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Everything posted by Peckris

  1. Peckris

    Tiny coin not legal tender

    Somewhere I have one of those baby Prince Albert (SGO) pieces, only mine says "12 pence make one shilling" - attractive little thing. I'd rather keep it than let it go for £10.
  2. Peckris

    Unlisted 1937 proof brass 3d

    I just had a look at Peck - he says : "In practice the Royal Mint found that the life of the dodecagonal collar was shortened unduly by the development of cracks in its sharp corners. During the early years of the War, when the quantity and quality of steel suitable for die making were on the decline, the corners of these collars were made more rounded, and this resulted in a substantial increase in the effective life of the collars." The shorter life sharp edge collars were therefore introduced for the last part of striking 1948s. With only a low run of 1949s projected, they must have thought a longer life round edge collar would suffice - it clearly didn't, and they must have needed a sharp edge collar (or more?) to complete the run. Interestingly though, Peck doesn't record the 1949 rounded edge, as he doesn't note any edge change after the 1948 sharp edge.
  3. Peckris

    Unlisted 1937 proof brass 3d

    I'm not sure precisely how the brass 3d was minted. Was the collar for the dodecahedral edge separate? If so, if might be that - with only a small mintage required for the Colonies - they decided to re-use a rounded edge collar from an earlier year just to get the most out of it and save cost. Then turned to a sharp edge when the rounded edge was finished. If Bob's count holds up, we can deduce that they got pretty good use out of that old collar
  4. Peckris

    1926 Penny

    You have to understand one thing very clearly - ALL coin catalogues are inaccurate with respect to mintages, and have been since 1971. There is no reason why the 1926 penny should be any harder to find than any first series penny. If anything, they should be easier, as everyone looked out for them from 1967 to 1971 and saved them, which no-one bothered to do for the "common" dates. (Ditto for 1922, 1932). What keeps these so-called 'scarce dates' valuable is that the coin-buying public still buys into the scarcity myth - no doubt fed by mintage figures which have absolutely no relation to any reality post-1971. In fact, I wish someone would undertake a widespread survey to establish just what is the precise relative scarcity of one date to another.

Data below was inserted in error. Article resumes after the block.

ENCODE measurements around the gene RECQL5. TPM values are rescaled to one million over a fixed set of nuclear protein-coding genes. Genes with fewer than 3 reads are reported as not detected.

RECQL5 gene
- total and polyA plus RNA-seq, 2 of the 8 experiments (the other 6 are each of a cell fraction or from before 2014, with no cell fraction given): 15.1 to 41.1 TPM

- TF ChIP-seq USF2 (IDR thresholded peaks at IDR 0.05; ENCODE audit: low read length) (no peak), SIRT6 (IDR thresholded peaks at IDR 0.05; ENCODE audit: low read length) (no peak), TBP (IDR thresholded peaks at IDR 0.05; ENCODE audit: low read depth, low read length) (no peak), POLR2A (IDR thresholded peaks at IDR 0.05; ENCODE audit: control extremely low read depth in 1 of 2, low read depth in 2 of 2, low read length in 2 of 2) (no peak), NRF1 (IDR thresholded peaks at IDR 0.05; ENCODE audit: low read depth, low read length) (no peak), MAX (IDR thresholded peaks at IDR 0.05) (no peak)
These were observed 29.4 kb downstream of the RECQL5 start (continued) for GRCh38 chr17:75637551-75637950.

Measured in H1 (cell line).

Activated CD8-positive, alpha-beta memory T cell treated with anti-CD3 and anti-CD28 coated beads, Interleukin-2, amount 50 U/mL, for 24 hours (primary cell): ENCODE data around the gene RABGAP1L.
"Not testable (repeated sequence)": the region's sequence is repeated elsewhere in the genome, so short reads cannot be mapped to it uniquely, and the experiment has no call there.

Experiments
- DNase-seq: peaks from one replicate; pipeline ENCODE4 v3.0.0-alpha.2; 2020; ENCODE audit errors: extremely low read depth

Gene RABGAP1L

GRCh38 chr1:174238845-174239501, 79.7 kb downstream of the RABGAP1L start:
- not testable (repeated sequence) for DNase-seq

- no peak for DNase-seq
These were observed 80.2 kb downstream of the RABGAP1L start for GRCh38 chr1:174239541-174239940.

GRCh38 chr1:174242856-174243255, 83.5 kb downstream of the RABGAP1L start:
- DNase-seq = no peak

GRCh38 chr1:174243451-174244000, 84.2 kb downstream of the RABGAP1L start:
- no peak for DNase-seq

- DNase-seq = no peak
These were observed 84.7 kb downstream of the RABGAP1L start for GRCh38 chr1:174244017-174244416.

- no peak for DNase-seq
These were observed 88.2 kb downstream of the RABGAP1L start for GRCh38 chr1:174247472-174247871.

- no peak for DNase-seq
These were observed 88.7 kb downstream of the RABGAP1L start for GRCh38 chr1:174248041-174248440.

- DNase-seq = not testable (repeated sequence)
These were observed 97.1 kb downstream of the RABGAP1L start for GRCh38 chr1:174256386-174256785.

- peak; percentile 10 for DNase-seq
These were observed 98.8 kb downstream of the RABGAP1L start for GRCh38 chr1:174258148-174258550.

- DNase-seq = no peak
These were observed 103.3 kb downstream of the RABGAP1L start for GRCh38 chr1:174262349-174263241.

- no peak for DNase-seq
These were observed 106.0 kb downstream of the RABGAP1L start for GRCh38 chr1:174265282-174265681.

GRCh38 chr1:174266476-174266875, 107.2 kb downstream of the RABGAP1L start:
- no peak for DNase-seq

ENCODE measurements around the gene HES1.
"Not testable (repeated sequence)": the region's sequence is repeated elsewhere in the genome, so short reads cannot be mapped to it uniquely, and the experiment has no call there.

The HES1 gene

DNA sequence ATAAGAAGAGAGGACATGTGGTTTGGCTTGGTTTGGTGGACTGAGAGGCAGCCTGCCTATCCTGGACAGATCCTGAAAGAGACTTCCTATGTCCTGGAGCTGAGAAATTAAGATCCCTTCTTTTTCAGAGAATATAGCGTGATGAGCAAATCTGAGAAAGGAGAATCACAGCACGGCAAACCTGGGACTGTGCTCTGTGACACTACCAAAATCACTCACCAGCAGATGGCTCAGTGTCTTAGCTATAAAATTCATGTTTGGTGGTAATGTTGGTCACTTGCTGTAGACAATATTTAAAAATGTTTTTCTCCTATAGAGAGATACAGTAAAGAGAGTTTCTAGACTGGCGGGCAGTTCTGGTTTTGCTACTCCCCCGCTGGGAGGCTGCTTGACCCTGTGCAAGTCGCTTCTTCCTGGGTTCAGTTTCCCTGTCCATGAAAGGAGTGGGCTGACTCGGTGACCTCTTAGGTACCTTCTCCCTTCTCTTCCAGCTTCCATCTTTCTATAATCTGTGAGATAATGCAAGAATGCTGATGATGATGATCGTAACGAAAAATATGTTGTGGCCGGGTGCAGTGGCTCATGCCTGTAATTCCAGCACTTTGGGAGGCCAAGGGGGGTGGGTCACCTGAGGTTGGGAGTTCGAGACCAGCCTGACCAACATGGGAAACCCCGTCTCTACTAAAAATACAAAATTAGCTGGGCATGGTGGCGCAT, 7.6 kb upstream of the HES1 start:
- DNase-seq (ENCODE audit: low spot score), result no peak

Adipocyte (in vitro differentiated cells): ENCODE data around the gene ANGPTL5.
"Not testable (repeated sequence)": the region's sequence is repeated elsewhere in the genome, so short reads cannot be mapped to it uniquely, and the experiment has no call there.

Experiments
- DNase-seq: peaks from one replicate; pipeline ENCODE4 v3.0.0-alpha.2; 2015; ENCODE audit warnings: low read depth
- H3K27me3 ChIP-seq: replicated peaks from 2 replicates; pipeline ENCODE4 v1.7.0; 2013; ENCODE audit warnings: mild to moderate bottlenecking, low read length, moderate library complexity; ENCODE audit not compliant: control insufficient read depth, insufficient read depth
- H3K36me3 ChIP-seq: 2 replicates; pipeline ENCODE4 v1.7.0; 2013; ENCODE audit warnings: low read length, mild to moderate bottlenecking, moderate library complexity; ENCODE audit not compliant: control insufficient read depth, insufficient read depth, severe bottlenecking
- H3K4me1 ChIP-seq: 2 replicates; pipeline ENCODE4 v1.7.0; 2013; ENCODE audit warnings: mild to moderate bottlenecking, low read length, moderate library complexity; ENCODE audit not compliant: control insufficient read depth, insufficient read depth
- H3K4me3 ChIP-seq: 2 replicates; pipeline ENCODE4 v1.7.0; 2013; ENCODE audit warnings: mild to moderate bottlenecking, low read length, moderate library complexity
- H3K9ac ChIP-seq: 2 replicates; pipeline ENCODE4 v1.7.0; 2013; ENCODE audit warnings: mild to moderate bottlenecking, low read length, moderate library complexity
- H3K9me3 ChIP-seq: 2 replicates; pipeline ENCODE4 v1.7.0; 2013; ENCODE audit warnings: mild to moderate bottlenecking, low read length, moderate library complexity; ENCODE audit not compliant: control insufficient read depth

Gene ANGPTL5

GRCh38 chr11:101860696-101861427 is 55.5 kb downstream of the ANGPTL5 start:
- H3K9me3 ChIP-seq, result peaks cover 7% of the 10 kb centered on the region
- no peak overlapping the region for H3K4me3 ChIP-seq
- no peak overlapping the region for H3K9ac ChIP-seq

5. Peckris

    Make your own Coin sets

    Barrington Smith (Leicester, I think) are suppliers to many hobbies. I got marked folders with hole inserts from them - one card for a single year, including plastic sleeve, cost me less than £1 a few years back, but you best buy several to make it worth while as they add P&P on top.
  6. Basically, if it's a mis-strike it would have a small value just for interest (bear in mind the number of these that were struck). You could try your luck on eBay. It wouldn't bring much, I would guess. However, it's a coin that's been planed flat on one side, it has no value except as a curio.
  7. Peckris

    Unlisted 1937 proof brass 3d

    By 'cornered', are we talking about the edge or the internal angles? I've just checked the 1949 I bought off Colin Cooke some years ago, and it has sharp edges. I looked close at the internal angles but have no idea which it is. I then checked the 1949 I found in change as a schoolboy and despite the wear, I'm pretty sure it started life as a rounded edge. I'm not sure what this proves - I'd not heard of the 1949 variety until this discussion (it's not in the post-1816 varieties review contained in the 1970 Coins and Medals annual, which has been my varieties 'bible' up to now).
  8. Peckris

    2009 coins in change

    Interesting link. Apparently there is a 'mere' £3.5bn in circulating coinage, which is peanuts in an economic sense. What would be really educational is a measure of the coinage as a % of total GDP (or income per capita, or some similar metric). I'm sure there must have been times - e.g. WW1 or earlier - when the % must have been much higher, especially before the introduction of banknotes.
  9. Peckris

    What's the coin market been doing?

    Sadly so true. I had a look on eBay yesterday at some George V halfcrowns advertised without grades but as 'really nice'. The photos glittered and sparkled. The grades were clearly better than VF, with the odd EF there. Every single one of them had been beautifully cleaned, hence the 'glitter and sparkle'. They make a nice photo, but a poor purchase...
  10. Does he have illustrations, Gary? If so, can you see from them if 1805 is indeed the first obverse? (But in any case, the obverse 1 does have a "full neck" while the shallow protrait has a "hollow neck"). Also, does he state rarities? If he does I should estimate that 1805 will be the rarest, unless any of those low relief varieties is also truly rare. And you're right - Spink have listed those descriptors the wrong way round ! (At least in the 2005 book which is the latest I have). 'Nose to S' is the common shallow portrait (I of Georgivs to space), 'nose to SV' is the rare first obverse (I of Georgivs to bead full neck). Ignore your Spinks, folks ...